import yaml

Reading and parsing a YAML file with Python

Once we have the YAML parser imported, we can load a YAML file and parse it. YAML files usually carry the extension .yaml or .yml. Let’s work with the following example YAML file, called config.yaml:

rest:
  url: "https://example.org/primenumbers/v1"
  port: 8443

prime_numbers: [2, 3, 5, 7, 11, 13, 17, 19]

Now, loading, parsing, and using this configuration file is very similar to loading JSON with the Python JSON library. Please note that I changed the output a little to make it more readable for you:

>>> import yaml
>>> with open('config.yml', 'r') as file
...    prime_service = yaml.safe_load(file)

>>> prime_service
{'rest': 
  { 'url': 'https://example.org/primenumbers/v1',
    'port': 8443
  },
  'prime_numbers': [2, 3, 5, 7, 11, 13, 17, 19]}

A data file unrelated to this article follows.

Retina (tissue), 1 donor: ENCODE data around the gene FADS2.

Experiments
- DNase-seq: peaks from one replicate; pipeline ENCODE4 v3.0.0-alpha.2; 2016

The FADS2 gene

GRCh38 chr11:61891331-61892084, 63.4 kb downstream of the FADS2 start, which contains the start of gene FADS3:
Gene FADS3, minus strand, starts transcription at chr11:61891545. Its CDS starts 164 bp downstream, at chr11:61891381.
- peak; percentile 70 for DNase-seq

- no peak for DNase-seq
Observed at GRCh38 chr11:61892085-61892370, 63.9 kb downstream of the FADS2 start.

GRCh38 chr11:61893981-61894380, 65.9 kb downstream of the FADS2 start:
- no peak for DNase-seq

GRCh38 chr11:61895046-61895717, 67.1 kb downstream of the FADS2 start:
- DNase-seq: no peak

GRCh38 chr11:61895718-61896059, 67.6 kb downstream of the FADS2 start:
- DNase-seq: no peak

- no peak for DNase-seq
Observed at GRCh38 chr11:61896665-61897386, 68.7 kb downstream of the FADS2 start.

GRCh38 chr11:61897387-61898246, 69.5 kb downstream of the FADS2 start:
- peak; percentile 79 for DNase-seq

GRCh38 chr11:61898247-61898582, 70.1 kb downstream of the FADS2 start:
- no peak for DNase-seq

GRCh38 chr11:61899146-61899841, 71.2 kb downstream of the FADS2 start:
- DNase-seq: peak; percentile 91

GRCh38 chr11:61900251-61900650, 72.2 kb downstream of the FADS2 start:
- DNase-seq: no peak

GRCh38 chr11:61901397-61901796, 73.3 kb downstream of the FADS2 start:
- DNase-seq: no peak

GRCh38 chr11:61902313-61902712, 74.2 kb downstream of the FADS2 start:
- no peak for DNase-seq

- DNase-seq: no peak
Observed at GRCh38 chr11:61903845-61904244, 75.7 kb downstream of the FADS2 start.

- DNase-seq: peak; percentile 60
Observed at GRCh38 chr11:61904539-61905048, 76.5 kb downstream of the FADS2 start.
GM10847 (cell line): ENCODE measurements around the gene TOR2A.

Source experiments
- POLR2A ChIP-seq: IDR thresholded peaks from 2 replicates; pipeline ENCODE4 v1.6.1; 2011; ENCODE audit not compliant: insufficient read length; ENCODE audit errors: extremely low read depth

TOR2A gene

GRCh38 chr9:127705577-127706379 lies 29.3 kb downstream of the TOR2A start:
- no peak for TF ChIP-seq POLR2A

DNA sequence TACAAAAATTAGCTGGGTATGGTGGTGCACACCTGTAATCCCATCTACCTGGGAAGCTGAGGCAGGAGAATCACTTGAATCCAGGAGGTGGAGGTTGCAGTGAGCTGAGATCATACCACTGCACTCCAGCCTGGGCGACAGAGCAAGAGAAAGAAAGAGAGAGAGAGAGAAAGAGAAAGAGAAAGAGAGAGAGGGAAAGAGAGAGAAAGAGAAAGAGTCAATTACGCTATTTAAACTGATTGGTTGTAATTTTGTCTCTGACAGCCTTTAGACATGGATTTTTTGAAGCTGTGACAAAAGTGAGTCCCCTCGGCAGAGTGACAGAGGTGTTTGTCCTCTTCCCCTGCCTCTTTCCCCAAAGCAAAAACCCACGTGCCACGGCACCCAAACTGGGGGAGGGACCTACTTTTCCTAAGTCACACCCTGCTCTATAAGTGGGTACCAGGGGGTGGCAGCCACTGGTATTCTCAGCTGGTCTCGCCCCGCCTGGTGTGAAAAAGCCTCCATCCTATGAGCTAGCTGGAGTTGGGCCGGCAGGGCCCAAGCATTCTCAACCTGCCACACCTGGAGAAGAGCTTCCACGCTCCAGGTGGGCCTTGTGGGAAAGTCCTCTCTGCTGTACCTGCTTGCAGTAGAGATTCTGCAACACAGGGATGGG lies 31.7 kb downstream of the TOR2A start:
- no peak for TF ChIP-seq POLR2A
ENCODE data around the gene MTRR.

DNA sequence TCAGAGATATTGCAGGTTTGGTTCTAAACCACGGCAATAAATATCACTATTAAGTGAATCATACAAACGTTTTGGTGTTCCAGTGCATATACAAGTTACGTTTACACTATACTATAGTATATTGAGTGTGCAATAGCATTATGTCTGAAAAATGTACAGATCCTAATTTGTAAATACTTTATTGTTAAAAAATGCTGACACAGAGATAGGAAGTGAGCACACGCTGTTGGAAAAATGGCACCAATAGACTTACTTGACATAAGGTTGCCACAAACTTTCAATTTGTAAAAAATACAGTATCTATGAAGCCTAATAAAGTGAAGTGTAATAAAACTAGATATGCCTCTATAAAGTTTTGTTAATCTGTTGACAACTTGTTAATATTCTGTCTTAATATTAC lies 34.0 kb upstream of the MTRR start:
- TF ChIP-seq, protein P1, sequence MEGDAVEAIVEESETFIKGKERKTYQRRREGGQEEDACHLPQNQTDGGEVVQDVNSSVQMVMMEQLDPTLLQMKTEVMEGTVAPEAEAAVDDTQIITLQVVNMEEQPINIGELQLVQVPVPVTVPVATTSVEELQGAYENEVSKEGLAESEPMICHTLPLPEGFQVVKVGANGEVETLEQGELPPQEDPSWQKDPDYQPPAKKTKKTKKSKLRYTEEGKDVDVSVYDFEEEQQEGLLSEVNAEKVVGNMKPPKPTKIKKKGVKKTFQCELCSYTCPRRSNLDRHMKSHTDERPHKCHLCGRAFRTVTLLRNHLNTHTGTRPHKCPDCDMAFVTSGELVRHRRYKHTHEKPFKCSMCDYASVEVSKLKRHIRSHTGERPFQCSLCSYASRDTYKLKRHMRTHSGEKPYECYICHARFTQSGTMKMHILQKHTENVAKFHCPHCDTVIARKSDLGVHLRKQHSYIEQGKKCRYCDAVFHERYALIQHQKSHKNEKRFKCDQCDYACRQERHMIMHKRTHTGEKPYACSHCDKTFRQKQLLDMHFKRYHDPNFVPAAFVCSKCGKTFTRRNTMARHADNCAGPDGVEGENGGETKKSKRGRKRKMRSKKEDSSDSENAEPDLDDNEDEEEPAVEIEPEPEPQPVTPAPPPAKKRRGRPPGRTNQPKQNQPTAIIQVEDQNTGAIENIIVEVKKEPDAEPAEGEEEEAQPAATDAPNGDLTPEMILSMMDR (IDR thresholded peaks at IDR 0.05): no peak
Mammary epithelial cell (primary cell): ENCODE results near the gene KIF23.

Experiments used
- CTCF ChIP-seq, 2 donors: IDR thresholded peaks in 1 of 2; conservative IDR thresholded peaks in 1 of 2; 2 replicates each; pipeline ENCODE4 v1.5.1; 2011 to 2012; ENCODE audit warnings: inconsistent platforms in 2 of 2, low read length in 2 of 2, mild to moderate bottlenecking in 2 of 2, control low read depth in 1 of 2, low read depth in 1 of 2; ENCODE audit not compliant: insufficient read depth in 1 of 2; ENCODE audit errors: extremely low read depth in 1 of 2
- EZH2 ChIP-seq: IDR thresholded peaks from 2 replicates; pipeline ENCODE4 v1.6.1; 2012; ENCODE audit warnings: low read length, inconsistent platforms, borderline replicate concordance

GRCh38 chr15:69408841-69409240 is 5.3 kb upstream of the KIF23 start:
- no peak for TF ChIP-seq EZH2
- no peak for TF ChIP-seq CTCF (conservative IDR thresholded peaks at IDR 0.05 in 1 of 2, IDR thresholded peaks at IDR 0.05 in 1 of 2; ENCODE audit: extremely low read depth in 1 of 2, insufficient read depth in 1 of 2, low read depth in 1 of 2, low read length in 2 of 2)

>>> prime_service['rest']['url']
https://example.org/primenumbers/v1

The YAML parser returns a regular Python object that best fits the data. In this case, it’s a Python dictionary. This means all the regular dictionary features can be used, like using get() with a default value.

Parsing YAML strings with Python

You can use yaml.safe_load() to parse all kinds of valid YAML strings. Here’s an example that parses a simple list of items into a Python list:

>>> import yaml
>>>
>>> names_yaml = """
... - 'eric'
... - 'justin'
... - 'mary-kate'
... """
>>>
>>> names = yaml.safe_load(names_yaml)
>>> names
['eric', 'justin', 'mary-kate']

Parsing multiple YAML documents at once

YAML allows you to define multiple documents in one file, separating them with a triple dash (---). PyYAML will happily parse such files too, and return a list of documents.

Writing (or dumping) YAML to a file

Although most will only read YAML as a configuration file, it can be very handy to write YAML as well. For example to:

  • Create an initial configuration file with current settings for your user
  • To save state of your program in an easy to read file (instead of using something like Pickle)